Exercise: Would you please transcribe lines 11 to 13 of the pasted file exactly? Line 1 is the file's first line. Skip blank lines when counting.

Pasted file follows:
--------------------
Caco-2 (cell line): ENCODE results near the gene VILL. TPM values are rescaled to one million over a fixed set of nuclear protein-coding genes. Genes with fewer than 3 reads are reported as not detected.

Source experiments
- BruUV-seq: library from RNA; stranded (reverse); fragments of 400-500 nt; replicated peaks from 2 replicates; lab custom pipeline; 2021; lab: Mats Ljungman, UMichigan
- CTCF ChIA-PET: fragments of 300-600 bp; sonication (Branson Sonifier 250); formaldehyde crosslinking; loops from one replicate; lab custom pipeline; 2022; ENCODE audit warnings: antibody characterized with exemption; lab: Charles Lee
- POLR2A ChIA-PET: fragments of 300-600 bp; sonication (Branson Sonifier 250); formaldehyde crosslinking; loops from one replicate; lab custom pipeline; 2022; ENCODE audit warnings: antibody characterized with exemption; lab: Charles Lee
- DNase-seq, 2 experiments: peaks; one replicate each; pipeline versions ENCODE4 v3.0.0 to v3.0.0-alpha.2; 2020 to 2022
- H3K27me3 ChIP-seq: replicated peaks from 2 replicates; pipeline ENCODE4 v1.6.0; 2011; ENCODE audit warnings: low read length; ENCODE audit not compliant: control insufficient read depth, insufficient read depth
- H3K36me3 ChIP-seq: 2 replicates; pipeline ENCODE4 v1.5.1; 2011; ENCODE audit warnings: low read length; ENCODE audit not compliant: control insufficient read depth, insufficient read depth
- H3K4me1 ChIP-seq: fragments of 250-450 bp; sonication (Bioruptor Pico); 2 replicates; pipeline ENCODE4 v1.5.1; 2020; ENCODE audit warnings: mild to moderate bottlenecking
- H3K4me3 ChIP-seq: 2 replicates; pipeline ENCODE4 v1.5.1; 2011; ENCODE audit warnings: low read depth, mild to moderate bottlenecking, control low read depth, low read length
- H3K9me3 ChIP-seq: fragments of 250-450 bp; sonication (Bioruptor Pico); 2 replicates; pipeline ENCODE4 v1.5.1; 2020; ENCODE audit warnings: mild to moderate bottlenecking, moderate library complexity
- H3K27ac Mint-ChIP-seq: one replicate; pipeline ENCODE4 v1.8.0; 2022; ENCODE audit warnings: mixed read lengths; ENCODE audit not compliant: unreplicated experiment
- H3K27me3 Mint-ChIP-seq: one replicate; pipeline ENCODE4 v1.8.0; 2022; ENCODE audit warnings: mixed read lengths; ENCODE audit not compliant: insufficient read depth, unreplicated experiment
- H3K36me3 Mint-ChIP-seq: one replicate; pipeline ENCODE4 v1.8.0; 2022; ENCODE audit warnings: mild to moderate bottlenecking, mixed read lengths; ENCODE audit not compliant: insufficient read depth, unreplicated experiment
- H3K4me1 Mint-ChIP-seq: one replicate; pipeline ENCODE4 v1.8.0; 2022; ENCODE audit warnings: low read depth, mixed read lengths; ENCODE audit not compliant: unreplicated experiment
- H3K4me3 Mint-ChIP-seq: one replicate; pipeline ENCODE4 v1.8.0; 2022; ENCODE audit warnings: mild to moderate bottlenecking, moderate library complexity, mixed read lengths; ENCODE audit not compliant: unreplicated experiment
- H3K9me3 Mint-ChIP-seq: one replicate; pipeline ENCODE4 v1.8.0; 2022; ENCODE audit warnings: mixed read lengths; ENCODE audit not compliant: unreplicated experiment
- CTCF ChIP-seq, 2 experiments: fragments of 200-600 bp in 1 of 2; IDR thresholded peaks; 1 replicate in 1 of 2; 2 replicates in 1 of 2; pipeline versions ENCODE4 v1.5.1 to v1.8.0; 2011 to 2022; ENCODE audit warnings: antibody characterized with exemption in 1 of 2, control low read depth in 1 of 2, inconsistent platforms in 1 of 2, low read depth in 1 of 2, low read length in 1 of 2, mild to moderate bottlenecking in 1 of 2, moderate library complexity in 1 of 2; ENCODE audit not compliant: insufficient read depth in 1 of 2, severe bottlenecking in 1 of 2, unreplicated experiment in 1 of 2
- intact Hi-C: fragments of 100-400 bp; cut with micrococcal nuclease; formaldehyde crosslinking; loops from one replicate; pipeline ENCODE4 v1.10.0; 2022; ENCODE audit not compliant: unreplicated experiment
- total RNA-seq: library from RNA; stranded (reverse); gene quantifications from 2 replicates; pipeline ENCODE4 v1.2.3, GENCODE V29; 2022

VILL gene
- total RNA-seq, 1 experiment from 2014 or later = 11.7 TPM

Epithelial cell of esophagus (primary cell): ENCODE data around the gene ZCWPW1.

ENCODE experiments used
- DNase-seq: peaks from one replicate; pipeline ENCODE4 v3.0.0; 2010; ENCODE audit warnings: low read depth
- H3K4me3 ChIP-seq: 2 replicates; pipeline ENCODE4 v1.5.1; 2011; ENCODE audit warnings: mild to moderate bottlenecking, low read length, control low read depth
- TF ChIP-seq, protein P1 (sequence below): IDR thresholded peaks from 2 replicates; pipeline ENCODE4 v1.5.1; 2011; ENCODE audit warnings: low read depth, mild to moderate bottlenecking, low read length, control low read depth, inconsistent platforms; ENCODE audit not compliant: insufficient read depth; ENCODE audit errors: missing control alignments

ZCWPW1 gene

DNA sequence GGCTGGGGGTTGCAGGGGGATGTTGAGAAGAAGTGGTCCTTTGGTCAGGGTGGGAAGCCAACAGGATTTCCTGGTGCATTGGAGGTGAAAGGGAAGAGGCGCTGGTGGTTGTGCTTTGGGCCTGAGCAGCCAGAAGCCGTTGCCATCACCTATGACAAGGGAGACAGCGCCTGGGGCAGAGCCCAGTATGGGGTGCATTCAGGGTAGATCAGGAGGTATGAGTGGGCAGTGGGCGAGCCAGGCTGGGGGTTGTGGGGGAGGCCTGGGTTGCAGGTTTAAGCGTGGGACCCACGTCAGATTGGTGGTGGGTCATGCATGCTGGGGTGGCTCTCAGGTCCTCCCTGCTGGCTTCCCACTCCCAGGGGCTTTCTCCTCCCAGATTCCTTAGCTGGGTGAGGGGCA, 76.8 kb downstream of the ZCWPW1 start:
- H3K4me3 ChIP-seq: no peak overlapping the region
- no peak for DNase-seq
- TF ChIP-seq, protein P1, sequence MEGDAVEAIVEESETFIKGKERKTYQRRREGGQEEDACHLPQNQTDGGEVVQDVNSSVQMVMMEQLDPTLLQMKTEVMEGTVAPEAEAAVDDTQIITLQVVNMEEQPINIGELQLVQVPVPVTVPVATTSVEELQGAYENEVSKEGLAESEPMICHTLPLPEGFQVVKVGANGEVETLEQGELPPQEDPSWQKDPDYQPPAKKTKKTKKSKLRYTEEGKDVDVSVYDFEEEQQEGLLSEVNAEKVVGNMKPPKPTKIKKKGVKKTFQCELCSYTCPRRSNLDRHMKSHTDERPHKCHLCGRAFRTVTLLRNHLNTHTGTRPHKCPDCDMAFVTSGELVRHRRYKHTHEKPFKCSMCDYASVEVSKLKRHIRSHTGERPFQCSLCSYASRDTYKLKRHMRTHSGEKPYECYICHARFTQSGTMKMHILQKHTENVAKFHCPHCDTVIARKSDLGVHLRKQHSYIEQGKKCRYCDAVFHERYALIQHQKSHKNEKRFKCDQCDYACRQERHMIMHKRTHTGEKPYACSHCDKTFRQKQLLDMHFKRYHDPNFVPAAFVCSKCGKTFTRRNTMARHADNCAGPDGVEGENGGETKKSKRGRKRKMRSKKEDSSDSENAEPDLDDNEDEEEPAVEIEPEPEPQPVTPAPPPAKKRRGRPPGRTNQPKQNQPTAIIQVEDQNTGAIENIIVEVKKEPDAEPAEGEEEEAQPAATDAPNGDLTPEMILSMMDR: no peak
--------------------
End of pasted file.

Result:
- H3K9me3 ChIP-seq: fragments of 250-450 bp; sonication (Bioruptor Pico); 2 replicates; pipeline ENCODE4 v1.5.1; 2020; ENCODE audit warnings: mild to moderate bottlenecking, moderate library complexity
- H3K27ac Mint-ChIP-seq: one replicate; pipeline ENCODE4 v1.8.0; 2022; ENCODE audit warnings: mixed read lengths; ENCODE audit not compliant: unreplicated experiment
- H3K27me3 Mint-ChIP-seq: one replicate; pipeline ENCODE4 v1.8.0; 2022; ENCODE audit warnings: mixed read lengths; ENCODE audit not compliant: insufficient read depth, unreplicated experiment